Discovered in 2002 in Michigan, the Emerald Ash Borer (EAB) probably arrived in the United States on solid wood packing material carried in cargo ships or airplanes originating in its native Asia. In the larvae stage, EABs feed on the inner bark of ash trees, disrupting the tree's ability to transport water and nutrients.
The canopy of infested trees thin above infested portions of the trunk and major branches because the borer destroys the water and nutrient conducting tissues under the bark. An infested ash tree will usually die after a few years of noticeable decline. In fact, in less than 10 years, the EAB has killed millions of ash trees throughout the Midwest. Through research efforts by major universities and experience in heavily infested communities, much has been learned about the Emerald Ash Borer since 2002.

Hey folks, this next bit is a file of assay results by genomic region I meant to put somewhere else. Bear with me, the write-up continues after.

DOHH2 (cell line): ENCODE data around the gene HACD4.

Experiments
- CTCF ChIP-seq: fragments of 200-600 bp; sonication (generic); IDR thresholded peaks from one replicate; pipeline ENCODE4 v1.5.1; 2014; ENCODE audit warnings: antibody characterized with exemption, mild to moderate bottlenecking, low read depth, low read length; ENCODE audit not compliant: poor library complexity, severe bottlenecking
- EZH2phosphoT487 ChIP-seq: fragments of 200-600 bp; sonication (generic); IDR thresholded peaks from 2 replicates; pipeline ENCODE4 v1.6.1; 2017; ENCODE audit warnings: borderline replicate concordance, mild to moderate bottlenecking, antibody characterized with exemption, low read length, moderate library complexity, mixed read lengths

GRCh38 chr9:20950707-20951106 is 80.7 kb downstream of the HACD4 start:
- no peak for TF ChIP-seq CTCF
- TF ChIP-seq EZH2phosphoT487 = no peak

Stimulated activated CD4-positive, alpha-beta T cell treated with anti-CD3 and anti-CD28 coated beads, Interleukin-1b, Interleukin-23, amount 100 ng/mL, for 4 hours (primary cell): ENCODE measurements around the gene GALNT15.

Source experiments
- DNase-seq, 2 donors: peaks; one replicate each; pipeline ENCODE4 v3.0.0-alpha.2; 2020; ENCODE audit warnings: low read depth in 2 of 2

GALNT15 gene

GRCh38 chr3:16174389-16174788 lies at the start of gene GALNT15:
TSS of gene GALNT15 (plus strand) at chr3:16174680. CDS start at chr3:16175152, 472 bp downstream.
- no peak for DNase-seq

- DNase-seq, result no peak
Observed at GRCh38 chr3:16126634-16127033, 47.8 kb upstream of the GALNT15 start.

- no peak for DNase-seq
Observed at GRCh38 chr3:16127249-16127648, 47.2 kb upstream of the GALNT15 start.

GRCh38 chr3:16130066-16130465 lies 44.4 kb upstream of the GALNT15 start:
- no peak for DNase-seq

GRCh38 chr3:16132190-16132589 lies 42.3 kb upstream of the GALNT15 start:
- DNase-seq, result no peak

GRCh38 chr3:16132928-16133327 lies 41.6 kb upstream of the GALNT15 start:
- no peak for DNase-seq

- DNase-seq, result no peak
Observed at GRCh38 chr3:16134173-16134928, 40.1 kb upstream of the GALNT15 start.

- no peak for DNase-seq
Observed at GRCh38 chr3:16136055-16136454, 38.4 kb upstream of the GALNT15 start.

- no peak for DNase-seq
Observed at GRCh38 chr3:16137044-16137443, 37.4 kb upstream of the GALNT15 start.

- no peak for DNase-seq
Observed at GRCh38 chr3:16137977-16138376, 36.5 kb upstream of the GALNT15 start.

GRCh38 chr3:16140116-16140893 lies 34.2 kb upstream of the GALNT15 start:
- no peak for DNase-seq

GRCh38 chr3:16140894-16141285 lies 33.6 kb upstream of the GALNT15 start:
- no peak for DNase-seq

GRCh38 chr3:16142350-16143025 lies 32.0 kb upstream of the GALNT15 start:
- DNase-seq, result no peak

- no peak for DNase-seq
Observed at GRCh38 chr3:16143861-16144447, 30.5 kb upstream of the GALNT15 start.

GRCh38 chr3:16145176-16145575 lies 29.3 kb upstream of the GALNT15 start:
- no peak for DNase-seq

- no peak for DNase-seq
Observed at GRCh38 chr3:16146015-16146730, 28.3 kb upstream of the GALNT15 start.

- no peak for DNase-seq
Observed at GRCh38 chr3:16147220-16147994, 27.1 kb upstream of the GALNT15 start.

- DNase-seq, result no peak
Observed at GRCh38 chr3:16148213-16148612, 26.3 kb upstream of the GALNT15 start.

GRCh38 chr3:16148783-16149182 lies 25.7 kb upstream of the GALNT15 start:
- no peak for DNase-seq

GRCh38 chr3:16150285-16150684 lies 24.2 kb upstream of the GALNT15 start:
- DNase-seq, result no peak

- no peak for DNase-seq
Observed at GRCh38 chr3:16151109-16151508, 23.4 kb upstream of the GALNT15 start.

The reforestation planting schedule is designed to replace trees in the order that they were removed; trees removed early in the EAB Management Program will be replaced first. In an effort to expedite reforestation, the Village is continuing to offer 50/50 cost share to any resident that desires to have their tree planted sooner than what is otherwise scheduled.